When we get talking about money, we tend to talk about it from the perspective of scarcity. How are we going to have enough to make ends meet? How are we going to pay the rent, the mortgage, pay off the student loans? How can internet service be that expensive? I tell these couples don’t start there.
Too often we treat generosity as a “last fruit.” We give $20 here or there. We say, “I can spare that bit of money.” The Bible asks God’s people to give away their “first fruits.” Have a practice of generosity that auto-debits on the first of the month, just like your rent. Give away a percentage of your income, if you can. Give so that you notice. And do it first, make it a priority.
My grandmother’s generation used to say that before you did anything else, you set aside ten percent for your tithe, and ten percent in savings. Too few of us are saving. I’d encourage you to have a practice of savings, and to talk with your spouse or partner about why you’re saving, for what you are saving. Why are we saving tends to be a pretty hopeful conversation. You talk about education, your dream house, retirement.
But generosity is even more of a perspective shift. Talk about where you want to give this money you are prioritizing. What causes or organizations would you like to support? Where do you want your work to be a blessing? Think about this: if you give away a calculable portion of your income, you can think of your workday a little differently. If you had a long work week, if you put in more than your forty hours, how many of those hours did you work so that you could help feed someone, help wash someone’s clothes, help support a scholarship for a minority student?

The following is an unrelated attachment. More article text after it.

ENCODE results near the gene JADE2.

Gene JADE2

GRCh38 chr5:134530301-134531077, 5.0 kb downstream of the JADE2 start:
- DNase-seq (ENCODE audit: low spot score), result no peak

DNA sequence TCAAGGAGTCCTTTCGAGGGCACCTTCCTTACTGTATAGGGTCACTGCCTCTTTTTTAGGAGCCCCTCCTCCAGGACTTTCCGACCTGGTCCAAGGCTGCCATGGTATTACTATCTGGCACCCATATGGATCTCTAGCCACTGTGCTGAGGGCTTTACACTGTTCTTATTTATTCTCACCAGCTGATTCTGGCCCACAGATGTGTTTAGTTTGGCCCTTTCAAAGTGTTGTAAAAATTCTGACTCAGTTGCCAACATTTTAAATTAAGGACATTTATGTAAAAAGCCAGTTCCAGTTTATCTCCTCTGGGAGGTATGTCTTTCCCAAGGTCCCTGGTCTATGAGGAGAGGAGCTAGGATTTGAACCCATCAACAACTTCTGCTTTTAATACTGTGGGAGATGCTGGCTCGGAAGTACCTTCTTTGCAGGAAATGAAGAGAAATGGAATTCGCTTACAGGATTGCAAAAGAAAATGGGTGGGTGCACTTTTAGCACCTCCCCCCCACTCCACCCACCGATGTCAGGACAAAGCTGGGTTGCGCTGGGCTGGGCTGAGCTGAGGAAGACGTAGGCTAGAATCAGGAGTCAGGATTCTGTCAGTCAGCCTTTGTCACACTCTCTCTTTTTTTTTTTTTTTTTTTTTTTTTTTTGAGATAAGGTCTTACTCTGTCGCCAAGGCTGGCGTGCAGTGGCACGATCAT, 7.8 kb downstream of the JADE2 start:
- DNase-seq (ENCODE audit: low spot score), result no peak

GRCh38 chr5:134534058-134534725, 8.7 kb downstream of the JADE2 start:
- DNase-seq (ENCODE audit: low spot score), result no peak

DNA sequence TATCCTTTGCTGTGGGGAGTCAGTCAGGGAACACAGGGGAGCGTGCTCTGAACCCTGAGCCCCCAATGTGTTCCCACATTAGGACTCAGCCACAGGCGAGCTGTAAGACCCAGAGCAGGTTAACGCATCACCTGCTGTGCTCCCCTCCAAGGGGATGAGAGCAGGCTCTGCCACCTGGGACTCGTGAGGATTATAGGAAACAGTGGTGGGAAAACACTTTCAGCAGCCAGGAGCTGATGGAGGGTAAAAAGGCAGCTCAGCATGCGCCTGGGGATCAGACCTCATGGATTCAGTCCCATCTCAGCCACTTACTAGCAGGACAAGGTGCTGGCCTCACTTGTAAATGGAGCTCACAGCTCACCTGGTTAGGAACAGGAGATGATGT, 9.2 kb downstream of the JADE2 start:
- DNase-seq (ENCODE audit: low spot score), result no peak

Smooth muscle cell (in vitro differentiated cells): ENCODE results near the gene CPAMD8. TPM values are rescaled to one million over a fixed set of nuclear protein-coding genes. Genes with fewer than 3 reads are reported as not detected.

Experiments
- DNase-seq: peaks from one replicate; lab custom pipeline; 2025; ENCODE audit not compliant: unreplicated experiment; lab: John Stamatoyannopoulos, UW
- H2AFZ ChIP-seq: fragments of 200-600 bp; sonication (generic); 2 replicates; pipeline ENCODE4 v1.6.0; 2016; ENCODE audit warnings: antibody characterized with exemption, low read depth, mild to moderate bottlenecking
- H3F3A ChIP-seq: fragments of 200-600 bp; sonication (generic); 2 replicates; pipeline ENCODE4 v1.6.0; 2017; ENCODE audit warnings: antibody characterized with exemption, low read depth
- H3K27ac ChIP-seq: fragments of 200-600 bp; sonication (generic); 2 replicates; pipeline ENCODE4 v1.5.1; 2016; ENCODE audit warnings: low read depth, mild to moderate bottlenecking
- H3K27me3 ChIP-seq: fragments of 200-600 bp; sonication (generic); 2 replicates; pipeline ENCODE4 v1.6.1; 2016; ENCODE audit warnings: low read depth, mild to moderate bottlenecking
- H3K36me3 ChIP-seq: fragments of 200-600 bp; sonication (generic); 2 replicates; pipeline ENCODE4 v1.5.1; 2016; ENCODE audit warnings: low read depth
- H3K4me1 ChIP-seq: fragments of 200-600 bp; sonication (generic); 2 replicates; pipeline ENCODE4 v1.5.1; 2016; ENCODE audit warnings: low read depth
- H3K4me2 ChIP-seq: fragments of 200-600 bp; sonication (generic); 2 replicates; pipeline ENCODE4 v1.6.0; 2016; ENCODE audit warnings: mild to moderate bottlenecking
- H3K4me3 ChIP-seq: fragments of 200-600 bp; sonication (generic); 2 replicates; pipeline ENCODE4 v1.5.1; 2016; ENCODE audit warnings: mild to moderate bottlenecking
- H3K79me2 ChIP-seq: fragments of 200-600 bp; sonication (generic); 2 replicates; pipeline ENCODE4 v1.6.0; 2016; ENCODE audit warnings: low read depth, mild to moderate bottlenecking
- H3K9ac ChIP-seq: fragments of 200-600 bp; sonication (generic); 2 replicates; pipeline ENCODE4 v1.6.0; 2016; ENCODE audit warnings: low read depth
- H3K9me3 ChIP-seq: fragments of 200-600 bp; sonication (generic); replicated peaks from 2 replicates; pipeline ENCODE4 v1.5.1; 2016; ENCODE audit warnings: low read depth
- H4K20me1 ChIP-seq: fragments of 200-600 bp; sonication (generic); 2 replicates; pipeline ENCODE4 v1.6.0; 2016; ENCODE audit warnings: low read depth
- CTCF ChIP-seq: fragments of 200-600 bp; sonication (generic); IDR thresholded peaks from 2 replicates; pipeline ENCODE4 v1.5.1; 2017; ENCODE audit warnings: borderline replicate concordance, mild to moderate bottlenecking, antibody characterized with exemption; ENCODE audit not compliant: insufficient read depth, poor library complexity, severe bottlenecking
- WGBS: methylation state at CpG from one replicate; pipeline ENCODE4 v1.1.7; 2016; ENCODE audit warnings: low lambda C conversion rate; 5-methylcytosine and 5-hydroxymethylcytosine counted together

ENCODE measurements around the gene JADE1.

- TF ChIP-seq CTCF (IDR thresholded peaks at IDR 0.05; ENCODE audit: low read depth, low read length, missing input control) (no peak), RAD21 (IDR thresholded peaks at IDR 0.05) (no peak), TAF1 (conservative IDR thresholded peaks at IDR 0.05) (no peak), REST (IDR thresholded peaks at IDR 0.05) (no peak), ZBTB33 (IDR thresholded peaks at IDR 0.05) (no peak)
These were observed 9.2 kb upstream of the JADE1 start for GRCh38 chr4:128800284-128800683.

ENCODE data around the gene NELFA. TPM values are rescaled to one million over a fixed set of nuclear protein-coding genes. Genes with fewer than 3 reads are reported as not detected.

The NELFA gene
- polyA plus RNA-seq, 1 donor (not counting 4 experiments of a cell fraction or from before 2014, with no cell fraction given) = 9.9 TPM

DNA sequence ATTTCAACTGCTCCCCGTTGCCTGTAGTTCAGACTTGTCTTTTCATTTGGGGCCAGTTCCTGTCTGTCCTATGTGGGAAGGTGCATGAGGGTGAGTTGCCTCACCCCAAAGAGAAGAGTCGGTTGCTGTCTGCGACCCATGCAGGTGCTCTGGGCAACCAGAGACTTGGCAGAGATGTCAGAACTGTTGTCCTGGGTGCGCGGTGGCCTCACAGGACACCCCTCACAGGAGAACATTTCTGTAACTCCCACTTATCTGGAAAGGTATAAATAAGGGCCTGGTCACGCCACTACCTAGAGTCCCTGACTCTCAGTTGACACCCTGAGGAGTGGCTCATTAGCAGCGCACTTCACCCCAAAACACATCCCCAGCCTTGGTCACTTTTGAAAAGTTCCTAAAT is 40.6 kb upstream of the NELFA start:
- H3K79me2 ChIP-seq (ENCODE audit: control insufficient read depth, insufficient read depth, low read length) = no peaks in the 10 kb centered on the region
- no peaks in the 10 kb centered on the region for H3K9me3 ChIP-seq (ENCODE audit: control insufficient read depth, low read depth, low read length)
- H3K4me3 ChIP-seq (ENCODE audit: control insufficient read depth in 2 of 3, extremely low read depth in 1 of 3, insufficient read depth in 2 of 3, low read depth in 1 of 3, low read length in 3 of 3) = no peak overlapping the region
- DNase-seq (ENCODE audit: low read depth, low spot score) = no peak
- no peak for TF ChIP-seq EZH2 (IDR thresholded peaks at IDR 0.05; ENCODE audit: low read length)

Many of you have heard me quote my former rector in Washington, The Rev. Dr. Luis Leon, when talking about money. You’ll probably here me say this again this season: “Money is a powerful tool. If you can give away some of your money, you have power over the tool. If you can’t give away some of your money, it has power over you.” I hope you have a practice of generosity. I hope you value the work that Holy Communion is doing enough that you want to give some of your money here, and I hope you are giving money to more organizations and causes beyond Holy Communion. Generosity helps us to remember that all that we have comes from God. Practicing generosity helps shift our perspective toward money.
You should have received a pledge letter from the church this week in the mail. The theme for this years pledge drive is an oldy, but a goody:
“All things come of Thee, O Lord, and of Thine own have we given Thee.”
Those words come from the book of Chronicles. We say them as we bring up the gifts at church. We raise the collection plates, and the bread and wine, and we remember. All we have comes from God. We give back what belongs to God. We keep perspective by remembering that all way have comes from God. We keep perspective by practicing generosity, giving back so that God’s work may continue in our world.